Dont always assume its your thyroid

Hi, been hypothyroid for a couple of years now and have recently self medicated as despite being told frequently that i am adequately replaced i feel totally drained. However, like a dog with a bone i refused to give up and was given. A second referral, this time to a brillaint endo who really listened, did a full check up and brain scan and concluded that he suspected a sleep disorder. After completing a sleep study i have now been told i need a CPAP machine for sleep apneoa. I am dreading using one of these, however i appreciate that it could be a lifesaver, and remain grateful that somebody took me seriously. My gut reaction is that they, the GPs, will realise it's'not all in my head! I am really hopeful that this will give me back some quality of life as i shouldnt feel 60 at 48 - and i encourage all of you who arent being heard to dig your heels in and insist they listen. It's'disgraceful we have to be like this, and it's'easy for us to blame lots of symptoms on one condition, but sleep apneoa is something which goes hand in hand with hypothyroidism - make sure they dont miss it with you too! And dont assume that you wont have it if your a healthy weight - iam a size 12, dont drink or smoke, and i have it. Just one more thing to check....

6 Replies

  • The private endo I am seeing for parathyroid problems mentioned this, not something I have taken further yet but certainly will once current issues are sorted.

    Interesting post and just goes to show how wrong it is to lay all the blame on thyroid.

  • Hi mandy, I agree with so much of what you are saying. When finding the solution to thyroid problems is not as straightforward for some as for others we must push, push, push to find the right answers.

    We hunted long and hard and went down many dead ends before finding what was at the bottom of my daughter's thyroid failure (in her case mould biotoxins, long standing stealth viruses and Lyme Disease). These dead ends included trying every thyroid replacement known to man it seems, countless and often high doses of various adrenal supplements and vitamin and mineral supplements. Whilst T3 helped her the most it wasn't until we found a brilliant doctor who was prepared to dig deep and find the underlying causes that we even discovered why she had a thyroid problem.

    Yes we MUST be persistent and always keep an open mind. The sad thing is that we as patients and parents of patients have to be the ones to do the detective work and the chasing.

    I truly believe there is an answer for everyone if we are prepared to do this work ourselves.

    Jane x

  • Thank you for posting this Mandy, it is encouraging you have found a good endo (although sorry you have sleep apnoea, however a diagnosis is a step to feeling better). I personally know 2 people with this condition, both hypothyroid sufferers too.

    I agree we should not accept we are 'adequately treated' when we still feel ill, not accept to be treated per blood tests and not give up trying to find out why (even 'tho we tend to be too tired to push for answers). Unfortunately this is what happens as treatment tends to be by specific body part/area (and treatment if you are lucky!) but the cause is not investigated - I suppose GPs just don't have time, they are looking for 'acute' symptoms not 'chronic' - but we must make the time and investigate how to feel better, it's our lives on-hold.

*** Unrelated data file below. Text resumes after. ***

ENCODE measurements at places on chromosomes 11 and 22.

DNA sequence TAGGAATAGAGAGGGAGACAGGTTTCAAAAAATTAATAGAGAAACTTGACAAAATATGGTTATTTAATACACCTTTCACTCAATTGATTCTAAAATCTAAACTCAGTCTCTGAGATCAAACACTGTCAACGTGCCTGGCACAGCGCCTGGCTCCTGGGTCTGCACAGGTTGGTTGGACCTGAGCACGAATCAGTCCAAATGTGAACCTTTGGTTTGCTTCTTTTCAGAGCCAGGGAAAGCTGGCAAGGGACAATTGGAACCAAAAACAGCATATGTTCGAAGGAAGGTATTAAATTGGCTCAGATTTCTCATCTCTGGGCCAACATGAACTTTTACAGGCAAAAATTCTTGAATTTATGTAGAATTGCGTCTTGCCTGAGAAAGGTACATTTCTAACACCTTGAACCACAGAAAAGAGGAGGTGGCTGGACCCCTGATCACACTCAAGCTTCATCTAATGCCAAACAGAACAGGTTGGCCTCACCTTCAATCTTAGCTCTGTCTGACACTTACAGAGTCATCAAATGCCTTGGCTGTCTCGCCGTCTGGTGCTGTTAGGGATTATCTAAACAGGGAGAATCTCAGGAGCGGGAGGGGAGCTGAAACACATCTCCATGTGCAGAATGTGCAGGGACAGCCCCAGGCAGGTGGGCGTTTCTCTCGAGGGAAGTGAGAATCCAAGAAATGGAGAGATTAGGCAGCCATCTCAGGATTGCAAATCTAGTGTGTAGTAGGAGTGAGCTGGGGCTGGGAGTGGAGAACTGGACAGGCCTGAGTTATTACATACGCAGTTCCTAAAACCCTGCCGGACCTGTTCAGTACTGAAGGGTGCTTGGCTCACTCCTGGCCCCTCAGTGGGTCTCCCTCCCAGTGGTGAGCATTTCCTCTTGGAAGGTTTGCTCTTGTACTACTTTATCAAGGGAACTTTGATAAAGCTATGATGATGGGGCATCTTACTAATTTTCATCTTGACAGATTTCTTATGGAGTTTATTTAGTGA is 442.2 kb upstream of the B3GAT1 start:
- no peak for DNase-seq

In my case after a partialT op and blood tests within 'normal' levels (last TSH 4.57) means it must be CFS/ME and 'depression', so offered ADs. (I do not accept this as correct). Meanwhile I have investigated deficiencies in vitamins/ minerals like irons etc. to try to optimise my health and found out I was low in Vitamin D (supplementing helped ease joint pain etc) and possibly low in B12 too (investigating as symptoms match my nerve/memory problems). There are many avenues to investigate why the thyroid is affected, and knowledge is power. You can see from 12000 plus members and diverse posts on this site that folk are questioning why and sharing experience.

    Best wishes Jane :D

  • ME = Multi-Endocrine disorder = "we know it's your thyroid but we can't be ***ed to treat you properly - ***er off and have a nice life. Good bye."

  • Or:

    We know your thyroids probably involved somewhere but as it's 'Sub Clinical' to us [ie: we don't feel a thing in our NHS guidelined selves] we don't want to get into troubled waters where we might incur a lot of expense- and even have to take up off site expensive specialists in order to get a decent drug [T3] to even trial for you.

    If this makes you sad- we have some nice SRIs that will help.

    If you refuse to believe, something may be written down on your notes that may make another Dr think the same...

    Have a nice day. Ching!! Next.

    [*** Apologies to the many caring ,but hands tied, GPs out there]

  • Exactly I agree tegz, I read the other day that doctors actually get bonuses for dishing out antidepressants and statins, no doubt for dishing out the cheap uneffective (for many) Levothyroxine only. After all it only cost a mere £1 or so per box, nice and cheap that should work for all (not), it's almost like going into a shoe shop and asking for a size 6 shoe and the shop assistant saying no but we have that particular brand in a size 5 I am sure it will do just as well. Just like HRT not all suit all women, you have to shop around, trial and error to find the right one, isn't that what being individual is all about. I do not rely or trust blood test's anymore, I listen to myself, my own gut feelings and signs.......

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